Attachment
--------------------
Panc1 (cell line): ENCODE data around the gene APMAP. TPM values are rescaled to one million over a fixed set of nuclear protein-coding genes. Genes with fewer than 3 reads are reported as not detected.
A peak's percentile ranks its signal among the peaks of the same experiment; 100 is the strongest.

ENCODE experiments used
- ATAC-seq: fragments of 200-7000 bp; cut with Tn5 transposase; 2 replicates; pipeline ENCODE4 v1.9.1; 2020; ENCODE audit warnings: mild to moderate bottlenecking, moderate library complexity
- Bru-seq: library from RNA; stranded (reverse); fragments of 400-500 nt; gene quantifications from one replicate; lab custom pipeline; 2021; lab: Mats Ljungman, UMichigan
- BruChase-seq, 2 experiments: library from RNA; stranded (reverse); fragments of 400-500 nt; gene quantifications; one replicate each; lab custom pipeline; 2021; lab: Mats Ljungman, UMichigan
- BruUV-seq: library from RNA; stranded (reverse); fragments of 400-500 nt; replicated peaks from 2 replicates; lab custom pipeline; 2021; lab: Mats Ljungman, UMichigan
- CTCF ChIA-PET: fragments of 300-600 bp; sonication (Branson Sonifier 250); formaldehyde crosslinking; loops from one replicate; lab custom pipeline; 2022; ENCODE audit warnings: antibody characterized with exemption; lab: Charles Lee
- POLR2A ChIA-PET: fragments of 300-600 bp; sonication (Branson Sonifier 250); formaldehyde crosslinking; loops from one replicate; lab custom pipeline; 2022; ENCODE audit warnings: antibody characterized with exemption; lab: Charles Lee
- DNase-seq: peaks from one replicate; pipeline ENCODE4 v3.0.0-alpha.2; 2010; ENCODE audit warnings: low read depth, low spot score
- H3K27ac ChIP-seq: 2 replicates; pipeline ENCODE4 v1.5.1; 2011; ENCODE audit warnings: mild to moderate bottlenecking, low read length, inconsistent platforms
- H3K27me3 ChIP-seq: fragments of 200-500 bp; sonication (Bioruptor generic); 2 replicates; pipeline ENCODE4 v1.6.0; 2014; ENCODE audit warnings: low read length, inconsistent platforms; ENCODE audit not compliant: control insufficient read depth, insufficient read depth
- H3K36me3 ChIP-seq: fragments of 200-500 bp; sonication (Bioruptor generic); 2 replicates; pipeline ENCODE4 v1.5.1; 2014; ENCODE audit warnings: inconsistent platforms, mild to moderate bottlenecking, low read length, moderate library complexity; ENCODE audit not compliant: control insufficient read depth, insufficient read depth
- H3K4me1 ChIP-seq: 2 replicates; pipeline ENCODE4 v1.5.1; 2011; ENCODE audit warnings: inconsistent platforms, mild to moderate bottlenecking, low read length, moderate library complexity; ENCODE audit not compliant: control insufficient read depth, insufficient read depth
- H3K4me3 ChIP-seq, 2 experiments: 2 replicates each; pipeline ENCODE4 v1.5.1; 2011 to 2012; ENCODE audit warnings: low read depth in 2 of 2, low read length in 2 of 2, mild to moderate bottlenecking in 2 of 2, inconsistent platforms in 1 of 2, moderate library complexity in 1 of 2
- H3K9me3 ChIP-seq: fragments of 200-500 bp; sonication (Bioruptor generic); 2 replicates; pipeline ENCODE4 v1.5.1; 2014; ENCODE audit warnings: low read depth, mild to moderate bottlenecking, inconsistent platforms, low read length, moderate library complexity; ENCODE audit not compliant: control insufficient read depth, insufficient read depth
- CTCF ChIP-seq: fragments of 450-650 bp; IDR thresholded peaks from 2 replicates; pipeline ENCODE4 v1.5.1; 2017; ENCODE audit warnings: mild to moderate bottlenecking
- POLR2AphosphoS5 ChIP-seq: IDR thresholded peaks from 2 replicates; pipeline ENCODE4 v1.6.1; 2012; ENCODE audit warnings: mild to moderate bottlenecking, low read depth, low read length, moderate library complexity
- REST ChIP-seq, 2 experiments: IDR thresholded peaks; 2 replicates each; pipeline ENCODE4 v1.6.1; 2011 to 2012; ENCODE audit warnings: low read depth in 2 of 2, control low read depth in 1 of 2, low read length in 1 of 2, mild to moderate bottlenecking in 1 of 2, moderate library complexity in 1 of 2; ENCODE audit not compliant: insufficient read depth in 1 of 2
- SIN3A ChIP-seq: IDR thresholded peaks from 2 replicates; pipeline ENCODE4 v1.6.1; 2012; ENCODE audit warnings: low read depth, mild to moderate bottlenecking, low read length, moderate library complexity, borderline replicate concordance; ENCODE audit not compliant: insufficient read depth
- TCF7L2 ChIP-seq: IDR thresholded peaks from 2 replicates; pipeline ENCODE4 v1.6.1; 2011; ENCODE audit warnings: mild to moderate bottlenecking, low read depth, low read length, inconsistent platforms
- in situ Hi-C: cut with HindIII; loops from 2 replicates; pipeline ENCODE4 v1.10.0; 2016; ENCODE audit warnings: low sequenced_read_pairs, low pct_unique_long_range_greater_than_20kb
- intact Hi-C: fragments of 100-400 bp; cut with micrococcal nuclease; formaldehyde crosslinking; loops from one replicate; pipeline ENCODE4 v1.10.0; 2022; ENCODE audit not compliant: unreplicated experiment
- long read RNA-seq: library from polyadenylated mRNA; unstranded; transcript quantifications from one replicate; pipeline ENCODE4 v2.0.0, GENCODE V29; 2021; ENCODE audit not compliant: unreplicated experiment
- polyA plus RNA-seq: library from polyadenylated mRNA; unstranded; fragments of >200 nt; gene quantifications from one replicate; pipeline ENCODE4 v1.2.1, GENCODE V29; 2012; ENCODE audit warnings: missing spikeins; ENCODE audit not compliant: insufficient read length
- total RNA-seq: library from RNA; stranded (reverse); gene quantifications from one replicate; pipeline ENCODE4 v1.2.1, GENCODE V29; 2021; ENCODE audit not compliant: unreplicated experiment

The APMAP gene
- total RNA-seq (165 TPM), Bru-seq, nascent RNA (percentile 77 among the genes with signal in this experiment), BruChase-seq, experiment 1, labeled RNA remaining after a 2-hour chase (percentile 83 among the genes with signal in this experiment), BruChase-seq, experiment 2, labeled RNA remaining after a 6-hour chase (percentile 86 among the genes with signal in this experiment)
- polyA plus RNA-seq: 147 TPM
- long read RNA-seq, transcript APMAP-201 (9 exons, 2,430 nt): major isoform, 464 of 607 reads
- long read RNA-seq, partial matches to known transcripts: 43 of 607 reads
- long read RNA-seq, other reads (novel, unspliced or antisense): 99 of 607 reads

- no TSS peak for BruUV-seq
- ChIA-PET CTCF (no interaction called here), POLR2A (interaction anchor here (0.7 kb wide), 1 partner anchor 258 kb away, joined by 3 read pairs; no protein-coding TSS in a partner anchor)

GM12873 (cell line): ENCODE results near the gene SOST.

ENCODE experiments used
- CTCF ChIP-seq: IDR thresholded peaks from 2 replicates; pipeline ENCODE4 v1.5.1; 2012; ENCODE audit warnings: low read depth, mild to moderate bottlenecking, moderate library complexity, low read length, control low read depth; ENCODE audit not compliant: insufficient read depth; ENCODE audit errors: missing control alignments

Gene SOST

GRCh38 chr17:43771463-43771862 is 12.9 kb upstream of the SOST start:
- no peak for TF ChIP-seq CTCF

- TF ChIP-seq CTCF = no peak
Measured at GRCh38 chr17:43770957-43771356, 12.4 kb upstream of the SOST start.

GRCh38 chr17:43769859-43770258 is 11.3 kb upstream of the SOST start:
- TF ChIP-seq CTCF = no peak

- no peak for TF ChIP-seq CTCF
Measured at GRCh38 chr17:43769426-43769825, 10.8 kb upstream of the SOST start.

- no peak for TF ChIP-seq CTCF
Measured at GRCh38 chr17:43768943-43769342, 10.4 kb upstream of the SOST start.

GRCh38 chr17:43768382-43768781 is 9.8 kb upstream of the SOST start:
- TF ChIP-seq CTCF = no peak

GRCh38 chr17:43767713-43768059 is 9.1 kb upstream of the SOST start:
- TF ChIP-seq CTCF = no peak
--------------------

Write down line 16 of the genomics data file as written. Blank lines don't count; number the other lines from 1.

- H3K9me3 ChIP-seq: fragments of 200-500 bp; sonication (Bioruptor generic); 2 replicates; pipeline ENCODE4 v1.5.1; 2014; ENCODE audit warnings: low read depth, mild to moderate bottlenecking, inconsistent platforms, low read length, moderate library complexity; ENCODE audit not compliant: control insufficient read depth, insufficient read depth